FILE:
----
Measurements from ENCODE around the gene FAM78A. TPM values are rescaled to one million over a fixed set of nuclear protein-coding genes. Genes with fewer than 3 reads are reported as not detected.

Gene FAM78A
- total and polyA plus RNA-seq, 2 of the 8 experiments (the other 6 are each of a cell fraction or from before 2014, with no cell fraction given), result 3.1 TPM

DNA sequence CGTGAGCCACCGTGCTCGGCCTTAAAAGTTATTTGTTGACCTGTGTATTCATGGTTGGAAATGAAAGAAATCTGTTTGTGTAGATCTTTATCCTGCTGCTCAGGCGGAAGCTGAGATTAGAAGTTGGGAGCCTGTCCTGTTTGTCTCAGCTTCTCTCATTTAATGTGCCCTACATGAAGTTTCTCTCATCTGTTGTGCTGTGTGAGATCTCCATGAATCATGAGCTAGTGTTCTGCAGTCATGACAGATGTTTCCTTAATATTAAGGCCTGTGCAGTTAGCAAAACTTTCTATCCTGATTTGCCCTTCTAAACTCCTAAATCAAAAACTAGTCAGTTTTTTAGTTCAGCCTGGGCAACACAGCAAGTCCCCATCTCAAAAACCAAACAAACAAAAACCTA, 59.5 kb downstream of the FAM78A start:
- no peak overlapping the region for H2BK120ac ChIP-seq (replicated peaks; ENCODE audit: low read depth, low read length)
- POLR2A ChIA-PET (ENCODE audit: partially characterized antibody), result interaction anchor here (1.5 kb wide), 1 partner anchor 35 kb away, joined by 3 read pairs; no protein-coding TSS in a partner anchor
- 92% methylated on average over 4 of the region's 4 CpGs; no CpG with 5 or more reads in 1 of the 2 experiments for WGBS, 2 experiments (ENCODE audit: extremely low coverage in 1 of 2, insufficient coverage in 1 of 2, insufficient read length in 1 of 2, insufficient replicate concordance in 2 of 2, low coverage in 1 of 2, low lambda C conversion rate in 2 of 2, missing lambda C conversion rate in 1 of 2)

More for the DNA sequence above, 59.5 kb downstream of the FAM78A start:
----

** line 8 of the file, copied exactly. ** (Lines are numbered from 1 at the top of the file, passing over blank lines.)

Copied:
More for the DNA sequence above, 59.5 kb downstream of the FAM78A start: